A Flood of Coverage of Flooding in the U.S.


Houston Flooding after Tropical Storm Harvey        Photo: Brett Coomer, Houston Chronicle

In the past week, there has been a deluge of stories in various newspapers about how cities and rural areas are dealing with flooding related to climate change-linked sea-level rise or extreme rain events or both.  Two clear storylines emerge:  some places such as areas in the Florida Keys or even the precious relics of Venice may not able to be saved and we need to face up to it, and there cities like Houston and Charlotte that are beginning to deal with habitual flooding by preparing for it or even moving people out of its path.

Why This Matters:  Climate change-related flooding needs to be near the top of the list of things we MUST do to deal with the climate crisis.  This is a problem not just for tomorrow, but indeed right now.  These issues may, in fact, be related to the public’s growing awareness of the reality of climate change and its desire to have the government do more to address it.  Some cities are more aggressively working on adaptation than others — like Houston — whose local news is often about various efforts across the city to deal with their habitual flooding.  But if their efforts are focused on building expensive sea walls, are they doing the right thing?  Venice has spent almost two decades on a massive sea walls project that still is not completed and which many believe will destroy the surrounding natural environment without providing meaningful protection to the city from sea-level rise. And how long will these expensive “band-aids” or even “tourniquets” work?

Houston Knows It Has A Flooding Problem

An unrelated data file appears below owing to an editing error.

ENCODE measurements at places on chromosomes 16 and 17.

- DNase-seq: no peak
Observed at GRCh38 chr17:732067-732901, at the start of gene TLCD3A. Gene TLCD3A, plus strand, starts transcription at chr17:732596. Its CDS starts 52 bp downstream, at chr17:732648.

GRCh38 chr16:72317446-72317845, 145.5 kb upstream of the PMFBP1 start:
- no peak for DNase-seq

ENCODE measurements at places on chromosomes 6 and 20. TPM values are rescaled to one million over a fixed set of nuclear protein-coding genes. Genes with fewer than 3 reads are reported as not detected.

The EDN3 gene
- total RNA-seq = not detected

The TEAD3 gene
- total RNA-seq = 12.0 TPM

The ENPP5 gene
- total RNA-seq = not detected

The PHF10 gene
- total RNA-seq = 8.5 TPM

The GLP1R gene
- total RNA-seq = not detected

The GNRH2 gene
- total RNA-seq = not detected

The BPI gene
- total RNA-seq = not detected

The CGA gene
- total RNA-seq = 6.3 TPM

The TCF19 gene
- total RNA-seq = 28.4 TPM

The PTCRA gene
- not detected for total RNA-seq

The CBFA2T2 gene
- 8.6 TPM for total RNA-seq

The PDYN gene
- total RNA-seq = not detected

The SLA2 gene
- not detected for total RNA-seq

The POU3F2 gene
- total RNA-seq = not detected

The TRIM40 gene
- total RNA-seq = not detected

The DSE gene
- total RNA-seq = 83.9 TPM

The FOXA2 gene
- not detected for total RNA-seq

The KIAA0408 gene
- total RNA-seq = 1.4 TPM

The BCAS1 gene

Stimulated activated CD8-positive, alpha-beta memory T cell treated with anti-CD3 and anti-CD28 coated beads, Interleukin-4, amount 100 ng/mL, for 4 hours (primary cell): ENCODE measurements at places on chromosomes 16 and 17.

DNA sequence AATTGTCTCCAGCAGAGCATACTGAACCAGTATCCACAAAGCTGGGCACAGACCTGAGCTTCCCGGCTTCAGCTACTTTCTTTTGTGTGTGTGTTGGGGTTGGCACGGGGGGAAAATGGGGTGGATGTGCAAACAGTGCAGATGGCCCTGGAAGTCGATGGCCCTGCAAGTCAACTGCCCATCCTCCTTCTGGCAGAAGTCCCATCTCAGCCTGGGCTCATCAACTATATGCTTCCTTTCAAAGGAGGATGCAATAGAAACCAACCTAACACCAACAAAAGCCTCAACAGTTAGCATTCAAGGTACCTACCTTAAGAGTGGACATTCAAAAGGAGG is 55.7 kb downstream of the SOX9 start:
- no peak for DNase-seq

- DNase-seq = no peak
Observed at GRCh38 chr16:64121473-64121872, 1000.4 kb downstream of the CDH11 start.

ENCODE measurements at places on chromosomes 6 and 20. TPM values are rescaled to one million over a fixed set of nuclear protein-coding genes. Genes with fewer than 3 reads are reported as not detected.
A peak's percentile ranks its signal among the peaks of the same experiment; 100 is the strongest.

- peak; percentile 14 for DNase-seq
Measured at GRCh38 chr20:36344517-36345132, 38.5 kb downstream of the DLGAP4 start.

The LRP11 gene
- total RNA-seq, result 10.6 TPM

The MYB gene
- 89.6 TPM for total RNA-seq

Houston is awash with flooding projects, but few buyouts.  For example, its new Spaceport, which will be a hub for aerospace companies that service the space industry through new developments and technologies, has a huge “detention basin” build around it to capture rainwater running off the mostly hardscaped site, and keeping it from inundating surrounding neighborhoods when storms like Imelda come through.  The basin is built to be able to hold twice as much water as is required. And a local high school that has flooded repeatedly is getting $25M from FEMA to construct flood gates and waterproof the building’s brick exterior to fend off future storms, giving peace of mind to students who were displaced from the campus for months after Harvey.  That seems like a big number for just one high school’s flood mitigation, but to rebuild the school on higher ground would have cost $260M. Therein lies the problem.

Charlotte Is Ahead of the Curve

Charlotte began moving to higher ground in the 1990s.    The Washington Post explains that “the Queen City has also been steadily unbuilding itself, bulldozing houses and razing apartment complexes along its creeks, ripping up a mall parking lot to reveal a hidden waterway and then stripping away its concrete banks, all in a bid to prevent the flash flooding that turns communities into deathtraps.”  So far, they have torn down more than 450 structures and replaced them with “absorbent grasslands” — a flood mitigation strategy that is seen as a prototype for other cities.  It was seen as “ahead of the curve” when twenty years ago they realized their future flood risk and began to take action purchasing and removing vulnerable homes and businesses.

 

 

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